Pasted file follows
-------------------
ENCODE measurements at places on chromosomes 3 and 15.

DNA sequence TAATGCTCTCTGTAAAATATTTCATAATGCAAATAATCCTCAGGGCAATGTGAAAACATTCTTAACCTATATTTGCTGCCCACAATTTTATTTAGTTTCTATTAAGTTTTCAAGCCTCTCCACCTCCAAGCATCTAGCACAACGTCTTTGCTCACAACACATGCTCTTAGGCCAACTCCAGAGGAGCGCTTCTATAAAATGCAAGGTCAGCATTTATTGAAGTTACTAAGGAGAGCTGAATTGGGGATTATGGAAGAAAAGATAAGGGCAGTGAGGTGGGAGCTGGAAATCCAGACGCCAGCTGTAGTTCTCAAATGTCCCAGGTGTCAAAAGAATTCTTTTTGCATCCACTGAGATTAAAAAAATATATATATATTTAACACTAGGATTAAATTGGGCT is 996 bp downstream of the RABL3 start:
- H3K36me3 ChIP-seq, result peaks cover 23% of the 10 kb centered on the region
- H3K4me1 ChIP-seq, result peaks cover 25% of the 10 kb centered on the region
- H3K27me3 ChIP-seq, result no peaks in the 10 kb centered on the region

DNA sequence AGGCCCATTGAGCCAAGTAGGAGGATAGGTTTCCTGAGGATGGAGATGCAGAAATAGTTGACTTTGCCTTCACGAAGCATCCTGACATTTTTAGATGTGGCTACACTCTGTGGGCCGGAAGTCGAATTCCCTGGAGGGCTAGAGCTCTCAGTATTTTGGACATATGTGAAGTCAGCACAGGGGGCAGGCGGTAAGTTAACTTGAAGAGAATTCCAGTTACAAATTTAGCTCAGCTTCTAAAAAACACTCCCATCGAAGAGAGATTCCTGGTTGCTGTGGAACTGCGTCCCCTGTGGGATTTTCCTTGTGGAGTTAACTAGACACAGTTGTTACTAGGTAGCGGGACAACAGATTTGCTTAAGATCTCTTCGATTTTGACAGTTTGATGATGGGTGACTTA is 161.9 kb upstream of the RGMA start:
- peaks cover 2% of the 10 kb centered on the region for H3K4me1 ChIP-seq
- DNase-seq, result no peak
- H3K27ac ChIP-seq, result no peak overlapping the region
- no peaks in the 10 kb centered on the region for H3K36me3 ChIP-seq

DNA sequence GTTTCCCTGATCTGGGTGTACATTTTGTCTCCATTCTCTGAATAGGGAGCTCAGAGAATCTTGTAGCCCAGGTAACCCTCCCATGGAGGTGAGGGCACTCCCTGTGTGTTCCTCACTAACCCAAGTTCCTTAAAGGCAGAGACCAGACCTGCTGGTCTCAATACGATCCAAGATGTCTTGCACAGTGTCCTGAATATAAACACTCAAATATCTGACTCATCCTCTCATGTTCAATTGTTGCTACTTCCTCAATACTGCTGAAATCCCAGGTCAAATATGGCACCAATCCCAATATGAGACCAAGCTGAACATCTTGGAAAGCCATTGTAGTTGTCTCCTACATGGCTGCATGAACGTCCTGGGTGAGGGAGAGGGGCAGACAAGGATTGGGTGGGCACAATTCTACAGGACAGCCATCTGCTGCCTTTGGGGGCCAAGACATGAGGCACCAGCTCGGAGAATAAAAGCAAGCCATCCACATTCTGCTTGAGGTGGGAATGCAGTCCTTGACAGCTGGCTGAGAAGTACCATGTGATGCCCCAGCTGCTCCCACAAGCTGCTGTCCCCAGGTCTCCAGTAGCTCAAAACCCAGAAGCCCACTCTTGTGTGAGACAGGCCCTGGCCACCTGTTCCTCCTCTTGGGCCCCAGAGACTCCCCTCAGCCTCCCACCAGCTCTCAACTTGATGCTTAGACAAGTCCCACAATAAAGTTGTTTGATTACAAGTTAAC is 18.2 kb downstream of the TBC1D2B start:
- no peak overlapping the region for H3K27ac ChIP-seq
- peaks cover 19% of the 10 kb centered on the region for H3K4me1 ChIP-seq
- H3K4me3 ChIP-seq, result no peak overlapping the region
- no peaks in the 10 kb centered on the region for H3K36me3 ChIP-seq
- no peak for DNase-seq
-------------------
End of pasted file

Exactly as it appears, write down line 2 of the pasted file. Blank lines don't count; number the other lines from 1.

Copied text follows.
DNA sequence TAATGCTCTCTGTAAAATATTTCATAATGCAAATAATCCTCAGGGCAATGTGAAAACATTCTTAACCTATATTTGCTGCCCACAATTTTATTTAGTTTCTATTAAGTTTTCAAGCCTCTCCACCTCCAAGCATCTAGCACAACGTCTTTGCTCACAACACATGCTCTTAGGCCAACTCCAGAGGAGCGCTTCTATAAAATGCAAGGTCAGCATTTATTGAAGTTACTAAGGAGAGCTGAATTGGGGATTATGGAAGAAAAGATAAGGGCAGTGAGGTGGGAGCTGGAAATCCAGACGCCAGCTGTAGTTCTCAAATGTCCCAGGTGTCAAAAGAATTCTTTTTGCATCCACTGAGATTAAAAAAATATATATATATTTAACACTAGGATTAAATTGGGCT is 996 bp downstream of the RABL3 start: